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Recall not required for Explorer carbon monoxide leaks, rear end collisions can be cause

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Collision Repair
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The National Highway Traffic Safety Administration (NHTSA) has reviewed more than 6,500 consumer complaints, tested model year 2011-2017 Ford Explorers, and received input from automotive, medical, environmental health, and occupational safety experts to determine that the vehicles don’t need to be recalled over their exhaust systems.

According to the Associated Press, NHTSA has closed its more than six-year investigation into reports of exhaust odors in Explorer cabins by determining that carbon monoxide levels aren’t high enough to be unsafe. However, nearly 660 injuries and three deaths have been linked to the issue. Ford previously reported that 1.3 million vehicles U.S. Explorers as well as 84,000 in Canada and 24,000 in Mexico were affected.

NHTSA found that sealing issues due to the installation of sirens, lights, cages, and other equipment on police SUVs were responsible for the highest levels of carbon monoxide in the vehicles that were tested while the highest levels in civilian Explorers were caused by rear end collision damage repairs, according to the AP.

Ford told Repairer Driven News on Tuesday that repairers can fix leaks by sealing off the rear of the vehicle where exhaust can enter, recalibrating the AC system to bring in more fresh air during heavy acceleration, and replacing damaged exhaust manifolds. The OEM found that the majority of vehicles affected are upfitter vehicles, including the Police Interceptor.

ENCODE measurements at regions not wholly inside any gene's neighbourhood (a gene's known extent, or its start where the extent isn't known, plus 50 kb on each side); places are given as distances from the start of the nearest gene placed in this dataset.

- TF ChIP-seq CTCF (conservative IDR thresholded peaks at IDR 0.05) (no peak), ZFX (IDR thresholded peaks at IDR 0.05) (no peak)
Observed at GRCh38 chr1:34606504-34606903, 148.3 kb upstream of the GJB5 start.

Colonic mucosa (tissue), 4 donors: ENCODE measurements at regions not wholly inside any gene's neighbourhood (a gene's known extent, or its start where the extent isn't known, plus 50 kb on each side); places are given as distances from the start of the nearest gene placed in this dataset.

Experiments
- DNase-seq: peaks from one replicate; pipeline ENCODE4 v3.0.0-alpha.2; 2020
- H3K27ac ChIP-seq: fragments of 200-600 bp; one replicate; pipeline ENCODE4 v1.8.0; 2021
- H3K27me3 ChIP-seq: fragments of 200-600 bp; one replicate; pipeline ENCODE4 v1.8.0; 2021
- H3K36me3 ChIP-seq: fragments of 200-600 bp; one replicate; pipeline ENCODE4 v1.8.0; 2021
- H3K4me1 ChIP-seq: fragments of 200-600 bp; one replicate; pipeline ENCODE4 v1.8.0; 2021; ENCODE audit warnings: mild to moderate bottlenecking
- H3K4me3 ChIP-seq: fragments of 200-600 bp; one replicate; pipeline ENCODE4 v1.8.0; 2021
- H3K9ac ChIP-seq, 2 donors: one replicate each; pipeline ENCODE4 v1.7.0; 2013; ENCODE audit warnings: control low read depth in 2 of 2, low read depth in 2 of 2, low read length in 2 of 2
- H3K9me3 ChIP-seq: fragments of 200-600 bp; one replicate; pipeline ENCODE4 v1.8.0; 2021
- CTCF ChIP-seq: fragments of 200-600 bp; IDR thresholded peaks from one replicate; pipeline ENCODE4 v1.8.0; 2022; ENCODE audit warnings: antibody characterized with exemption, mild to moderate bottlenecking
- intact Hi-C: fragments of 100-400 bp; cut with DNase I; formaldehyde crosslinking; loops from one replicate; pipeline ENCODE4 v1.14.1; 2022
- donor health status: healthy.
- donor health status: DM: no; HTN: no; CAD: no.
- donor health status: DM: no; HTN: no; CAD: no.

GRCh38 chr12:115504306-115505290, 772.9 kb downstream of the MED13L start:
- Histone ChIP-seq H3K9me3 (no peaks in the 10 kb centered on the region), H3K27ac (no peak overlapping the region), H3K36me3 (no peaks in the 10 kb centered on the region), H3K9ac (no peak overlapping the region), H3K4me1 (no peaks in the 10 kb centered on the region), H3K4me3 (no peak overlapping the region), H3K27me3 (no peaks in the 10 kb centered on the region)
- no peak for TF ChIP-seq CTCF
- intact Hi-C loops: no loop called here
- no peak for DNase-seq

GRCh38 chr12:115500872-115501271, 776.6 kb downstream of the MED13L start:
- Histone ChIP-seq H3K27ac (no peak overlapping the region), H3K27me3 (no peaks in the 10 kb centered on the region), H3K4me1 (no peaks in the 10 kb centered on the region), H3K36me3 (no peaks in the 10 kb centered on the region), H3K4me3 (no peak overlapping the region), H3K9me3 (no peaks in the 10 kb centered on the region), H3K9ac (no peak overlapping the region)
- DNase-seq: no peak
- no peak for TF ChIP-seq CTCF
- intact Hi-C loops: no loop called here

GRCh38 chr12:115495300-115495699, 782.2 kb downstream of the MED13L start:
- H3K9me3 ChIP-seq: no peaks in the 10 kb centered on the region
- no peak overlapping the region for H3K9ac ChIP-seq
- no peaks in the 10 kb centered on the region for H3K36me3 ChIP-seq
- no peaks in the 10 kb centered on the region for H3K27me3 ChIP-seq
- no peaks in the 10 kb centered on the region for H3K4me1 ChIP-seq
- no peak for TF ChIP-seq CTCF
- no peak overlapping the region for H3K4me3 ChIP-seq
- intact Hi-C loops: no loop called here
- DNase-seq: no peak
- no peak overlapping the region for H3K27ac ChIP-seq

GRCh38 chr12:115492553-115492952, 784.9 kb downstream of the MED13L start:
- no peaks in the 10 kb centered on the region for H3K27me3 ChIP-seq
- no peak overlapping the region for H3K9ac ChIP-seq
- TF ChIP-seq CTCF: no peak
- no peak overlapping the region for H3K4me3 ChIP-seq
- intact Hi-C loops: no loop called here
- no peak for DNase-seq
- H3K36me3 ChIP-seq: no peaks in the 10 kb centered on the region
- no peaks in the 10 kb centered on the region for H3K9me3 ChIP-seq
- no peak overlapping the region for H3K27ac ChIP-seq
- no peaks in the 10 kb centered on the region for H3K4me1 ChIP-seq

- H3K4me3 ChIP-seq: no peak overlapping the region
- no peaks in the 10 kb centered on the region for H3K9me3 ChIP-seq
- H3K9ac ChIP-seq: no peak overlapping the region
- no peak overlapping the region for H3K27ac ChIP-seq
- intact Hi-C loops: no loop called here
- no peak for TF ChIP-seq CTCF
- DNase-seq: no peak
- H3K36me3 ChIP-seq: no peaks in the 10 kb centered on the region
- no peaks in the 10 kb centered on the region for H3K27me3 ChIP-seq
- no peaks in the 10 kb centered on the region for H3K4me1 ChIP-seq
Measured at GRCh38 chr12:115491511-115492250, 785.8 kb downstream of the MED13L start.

NHTSA said all Explorers repaired under the above outlined 2017 repair didn’t emit carbon monoxide levels into the cabin higher than what’s allowed by the Environmental Protection Agency (EPA).

“NHTSA recognizes that hypersensitivities to CO and other exhaust gas constituents exist within the overall population,” investigators wrote, according to AP. “However, the agency does not set limits or determine the adequacy of established safe levels.”

Vehicles tested that hadn’t been repaired, involved in a crash, or had police equipment installed didn’t release unsafe levels of carbon monoxide, according to NHTSA.


Featured article credit: Tramino/iStock

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